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directed by David Durston
USA 1972


On probation after performing an illegal abortion, young black Dr. Calvin Crosse (Philip Michael Thomas of TV's MIAMI VICE) hitches his way along with discharged soldier Bill Waco (Harlan Cary Poe) to the island of Stilford off the coast of Maine. Crosse is there to assist one of his medical school teachers Dr. Thor on a mysterious project but arrives to find the man dead. Taking up residence in the dead man's home despite suspicion from Sheriff Whitehead (Peter Clune) and general unfriendliness from the townsfolk, Crosse discovers (through a taped message left by Thor [voiced by director Durston]) that Dr. Thor was investigating a V.D. epidemic on the island. Crosse follows Thor's suspicion that the sheriff's daughter D.D. (Josie Johnson) is at the key of the outbreak which causes friction not only with the corrupt sheriff but also with Bill who is Josie's boyfriend. Can Crosse get the word out about the epidemic before the sheriff silences him? David Durston's venereal follow-up to his gory pic I DRINK YOUR BLOOD (which received the special edition treatment from Grindhouse Releasing) which detailed an outbreak of rabies, STIGMA is more mature and subtle work befitting the title. Thomas is good in his first film role but he is stuck referring to people as "sista" "fatty" and "cool cats." A lot of the important dialogue delivered by two of the characters during the climax sounds like it was quoted from a medical text book which saps a bit of the drama. The Cape Cod locations are attractive and there is some effective wide-angle photography which gets more distorted during the climax. The film may have had an influence on both David Cronenberg's SHIVERS and RABID but without the visible parasites of those films or the rape and dismemberment of Durston's previous horror film (combined with the sort of half-assed Cinerama publicity that also tanked Oliver Stone's flawed-but-intriguing SEIZURE), STIGMA fell into obscurity and was exploited in the home video market as a blaxploitation pic.

Eric Cotenas


Theatrical Release: 18 August 1972

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DVD Review: Code Red - Region 0 - NTSC

Big thanks to Eric Cotenas for the Review!

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Code Red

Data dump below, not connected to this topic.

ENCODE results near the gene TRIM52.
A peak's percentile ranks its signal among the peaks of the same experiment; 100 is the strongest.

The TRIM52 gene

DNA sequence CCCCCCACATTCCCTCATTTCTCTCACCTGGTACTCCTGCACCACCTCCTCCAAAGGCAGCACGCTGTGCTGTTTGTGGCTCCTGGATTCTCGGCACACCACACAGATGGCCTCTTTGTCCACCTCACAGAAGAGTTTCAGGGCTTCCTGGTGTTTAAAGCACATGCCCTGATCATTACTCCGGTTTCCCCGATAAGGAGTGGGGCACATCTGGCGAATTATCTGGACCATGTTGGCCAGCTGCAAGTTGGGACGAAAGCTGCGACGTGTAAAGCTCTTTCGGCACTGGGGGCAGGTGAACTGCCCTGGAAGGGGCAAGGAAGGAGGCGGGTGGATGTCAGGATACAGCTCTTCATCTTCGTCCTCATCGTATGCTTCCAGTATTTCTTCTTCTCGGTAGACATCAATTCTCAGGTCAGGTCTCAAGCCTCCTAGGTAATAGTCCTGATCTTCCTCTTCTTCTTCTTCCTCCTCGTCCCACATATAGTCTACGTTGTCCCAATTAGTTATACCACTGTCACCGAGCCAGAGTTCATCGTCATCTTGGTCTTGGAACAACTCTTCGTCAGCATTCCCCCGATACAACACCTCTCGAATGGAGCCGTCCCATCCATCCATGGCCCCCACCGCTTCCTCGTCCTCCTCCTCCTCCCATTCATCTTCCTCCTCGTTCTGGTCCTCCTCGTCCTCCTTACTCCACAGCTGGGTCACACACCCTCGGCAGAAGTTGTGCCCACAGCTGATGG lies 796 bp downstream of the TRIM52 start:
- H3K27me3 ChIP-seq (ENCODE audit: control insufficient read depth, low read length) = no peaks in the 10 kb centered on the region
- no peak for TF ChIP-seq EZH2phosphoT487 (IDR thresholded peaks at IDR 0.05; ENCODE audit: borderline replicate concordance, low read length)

Region 0 - NTSC

Runtime 1:33:45

1.78:1 Original Aspect Ratio

16X9 enhanced
Average Bitrate: 7.15 mb/s
NTSC 720x480 29.97 f/s

NOTE: The Vertical axis represents the bits transferred per second. The Horizontal is the time in minutes.


Audio English Dolby Digital 2.0 mono
Subtitles none
Features Release Information:
Studio: Code Red

Aspect Ratio:
Widescreen anamorphic - 1.78:1

Edition Details:
• Audio commentary by director David Durston, moderated by Jeff McKay and Bill Olsen
• Interview with David Durston (4:3; 18:02)
• Theatrical Trailer (16:9; 1:28)
• Theatrical Trailer (16:9; 1:01)
• 30 second TV Spot (16:9; 0:31)
• Trailers for SLITHIS (4:3; 3:01), HORROR HIGH (4:3; 2:07), THE BLACK KLANSMAN (16:9; 0:41),
• RIVALS (16:9; 1:56), BRUTE CORPS (16:9; 1:57), A LONG RIDE FROM HELL (4:3; 1:01),
• CHANGES (16:9; 2:50), THE STATUE (16:9; 2:27), MEAN JOHNNY BARROWS (4:3; 1:43),
• FAMILY HONOR (4:3; 1:01), DEATH JOURNEY (4:3; 2:06), DERBY (16:9; 2:09), and CRY YOUR PURPLE HEART
• OUT (4:3; 3:19)

DVD Release Date: 8 June 2010

Chapters 13



Code Red presents STIGMA in an anamorphic, progressive widescreen transfer that just edges over into the second layer of this dual-layer disc. The image is slightly soft and grainy but that is likely the limitations of the original shooting. Some speckling is evident occasionally (as are the reel change marks) but the film element seems to have been well-kept. The 1.78:1 aspect ratio always looks well-balanced and the mono audio is clear.


STIGMA has been available on some budget blaxploitation sets but those versions were likely sourced from the long OOP Vista Video release. The late David Durston provides an audio commentary moderated by Jeff McKay and Bill Olson. Durston has some prepared statements (like the multiple interpretations of the title STIGMA as it applies to the various characters in the film) and some good anecdotes but is occasionally fuzzy on some of the supporting cast and crew members. Some of the info is repeated in the 18 minute interview. Two theatrical trailers (the second might be a 60 second TV spot) as well as a TV spot are all presented in anamorphic widescreen and the package is rounded out by trailers for several upcoming Code Red releases (subtitled "movies you probably won't buy" which I'll take to be gentle sarcasm although there has been of late the expression of frustration by independent DVD companies in moving product thanks to the shrinking DVD market).

  - Eric Cotenas


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Code Red

Region 0 - NTSC



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